set(IS_64_BIT 1) SET(BIT_3264 "64")
  SET(BIT_64_ "64_")
  set(VS_3264 "x64")

set(PROJ_NAME "MyProjectName${BIT_3264}")

# --------------------------------
# Set Qt and VTK paths up for 32 or 64 bit
set(CMAKE_PREFIX_PATH "C:/Qt/Qt5.3.1.${BIT_3264}bit/5.3/msvc2013_${BIT_64_}opengl")
set(QT_QMAKE_EXECUTABLE PATH C:/Qt/Qt5.3.1.${BIT_3264}bit/5.3/msvc2013_${BIT_64_}opengl/bin/qmake.exe)
set(VTK_DIR C:/vtk/bin.qt5.${BIT_3264}bit) 

# --------------------------------
find_package(VTK REQUIRED)

# --------------------------------
find_package(Qt5Widgets REQUIRED)

Next thing we do, is organizing all source files into source groups, both for separation in Visual Studio and for feeding into necessary Qt calls. I only included three exemplary groups here (global, gui and model)

# --------------------------------


Now we need to feed these groups into the according CMake Qt functions and link everything together. Since I also have a test project, I added everything except of main.cxx into one large static library. This library can be reused by both the main app and the test app which saves compilation time.

set(QT_RES ${CMAKE_CURRENT_SOURCE_DIR}/res/application.qrc)

# We don't use AUTOMOC and AUTOUIC, because we want to add the according files to the
# "gen" sourcegroup
qt5_wrap_ui(UISrcs ${UI_FILES})
qt5_wrap_cpp(MOCSrcs ${MOC_HEADERS})
qt5_add_resources(RCCSrcs ${QT_RES})

# We compile most of the stuff as static lib, so that we can link into both the executable
# and the test project without double compilation.
add_library(${STATIC_LIB} STATIC ${CXX_FILES_LIB} ${UISrcs} ${MOCSrcs} ${H_FILES})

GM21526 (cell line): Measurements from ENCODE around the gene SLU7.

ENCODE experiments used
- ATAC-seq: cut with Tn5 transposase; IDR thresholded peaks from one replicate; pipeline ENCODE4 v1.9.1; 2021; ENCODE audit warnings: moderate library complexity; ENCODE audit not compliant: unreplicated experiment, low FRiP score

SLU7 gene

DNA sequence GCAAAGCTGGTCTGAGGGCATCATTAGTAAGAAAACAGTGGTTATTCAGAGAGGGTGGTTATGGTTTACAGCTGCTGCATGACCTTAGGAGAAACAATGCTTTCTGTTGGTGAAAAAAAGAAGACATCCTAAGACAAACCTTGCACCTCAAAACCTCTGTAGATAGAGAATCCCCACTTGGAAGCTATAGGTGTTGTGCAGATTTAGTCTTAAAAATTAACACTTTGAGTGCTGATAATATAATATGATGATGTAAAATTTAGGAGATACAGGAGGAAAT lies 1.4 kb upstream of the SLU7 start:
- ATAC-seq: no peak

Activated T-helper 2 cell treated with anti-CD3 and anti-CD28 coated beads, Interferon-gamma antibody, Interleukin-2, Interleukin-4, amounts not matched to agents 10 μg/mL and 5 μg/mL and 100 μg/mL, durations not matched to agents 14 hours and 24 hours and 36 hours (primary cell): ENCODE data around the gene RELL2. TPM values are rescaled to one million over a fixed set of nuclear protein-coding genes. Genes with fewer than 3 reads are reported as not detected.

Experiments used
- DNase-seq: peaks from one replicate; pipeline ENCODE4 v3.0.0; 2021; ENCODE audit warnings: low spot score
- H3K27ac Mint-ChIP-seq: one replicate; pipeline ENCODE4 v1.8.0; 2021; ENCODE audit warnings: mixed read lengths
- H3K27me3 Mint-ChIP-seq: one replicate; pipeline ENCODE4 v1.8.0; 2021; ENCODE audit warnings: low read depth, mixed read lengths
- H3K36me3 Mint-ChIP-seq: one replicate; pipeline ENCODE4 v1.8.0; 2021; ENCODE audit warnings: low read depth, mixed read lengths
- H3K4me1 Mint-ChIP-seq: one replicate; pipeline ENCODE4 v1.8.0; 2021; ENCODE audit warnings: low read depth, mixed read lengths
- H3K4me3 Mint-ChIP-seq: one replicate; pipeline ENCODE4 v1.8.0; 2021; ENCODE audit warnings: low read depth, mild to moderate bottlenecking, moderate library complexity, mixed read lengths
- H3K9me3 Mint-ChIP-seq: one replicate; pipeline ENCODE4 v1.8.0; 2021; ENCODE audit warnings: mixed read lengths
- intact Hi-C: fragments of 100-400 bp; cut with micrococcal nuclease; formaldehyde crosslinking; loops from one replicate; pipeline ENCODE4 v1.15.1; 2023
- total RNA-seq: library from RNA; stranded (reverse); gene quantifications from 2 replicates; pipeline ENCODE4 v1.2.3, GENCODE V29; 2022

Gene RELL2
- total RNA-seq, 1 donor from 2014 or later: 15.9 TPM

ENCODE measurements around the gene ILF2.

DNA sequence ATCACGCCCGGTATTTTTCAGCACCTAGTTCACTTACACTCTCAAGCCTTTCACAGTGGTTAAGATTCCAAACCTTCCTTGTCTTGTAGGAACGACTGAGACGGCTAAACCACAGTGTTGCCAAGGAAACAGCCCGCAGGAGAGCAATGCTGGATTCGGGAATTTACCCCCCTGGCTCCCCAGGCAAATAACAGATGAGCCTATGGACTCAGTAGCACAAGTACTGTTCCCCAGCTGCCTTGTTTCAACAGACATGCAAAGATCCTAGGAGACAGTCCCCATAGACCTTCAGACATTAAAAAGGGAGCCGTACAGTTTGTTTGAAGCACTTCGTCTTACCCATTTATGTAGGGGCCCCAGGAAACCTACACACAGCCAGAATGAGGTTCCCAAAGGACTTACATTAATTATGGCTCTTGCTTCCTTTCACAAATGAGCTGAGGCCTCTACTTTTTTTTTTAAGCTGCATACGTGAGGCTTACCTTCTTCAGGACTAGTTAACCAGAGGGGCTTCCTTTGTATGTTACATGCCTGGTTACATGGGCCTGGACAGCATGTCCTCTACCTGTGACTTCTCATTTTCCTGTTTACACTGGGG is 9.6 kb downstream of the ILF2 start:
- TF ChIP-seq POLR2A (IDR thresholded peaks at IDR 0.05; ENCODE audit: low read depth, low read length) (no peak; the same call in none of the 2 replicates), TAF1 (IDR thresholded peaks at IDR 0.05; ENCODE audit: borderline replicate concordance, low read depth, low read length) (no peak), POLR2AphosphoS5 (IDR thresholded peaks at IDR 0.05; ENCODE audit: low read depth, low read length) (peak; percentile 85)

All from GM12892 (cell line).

target_link_libraries(${STATIC_LIB} ${VTK_LIBRARIES})

add_executable(${PROJ_NAME} ${GLOBAL_SRCS_MAIN} ${RCCSrcs})
qt5_use_modules(${PROJ_NAME} Core Widgets Gui)
target_link_libraries(${PROJ_NAME} ${VTK_LIBRARIES} ${STATIC_LIB})

We now can Configure, Generate, and build our application with Visual Studio. However, we can not run the application from Visual Studio, because the Qt- and Vtk-dlls are not in the systems PATH. Since we have four sets of dlls (Release/Debug and 32bit/64bit), we can’t just add them to the systems PATH, because most of them would clash with each other. What we actually want is Visual Studio to add the correct paths to the local environment before running the application.
Visual Studio stores the run configurations in the <project name>.vcproj.user right next to the project files. So we need to get CMake to generate this file for us, with both Debug and Release configurations, and taking care to correctly point to the 32bit or 64bit dlls. We can achieve this via the vtk command configure_file.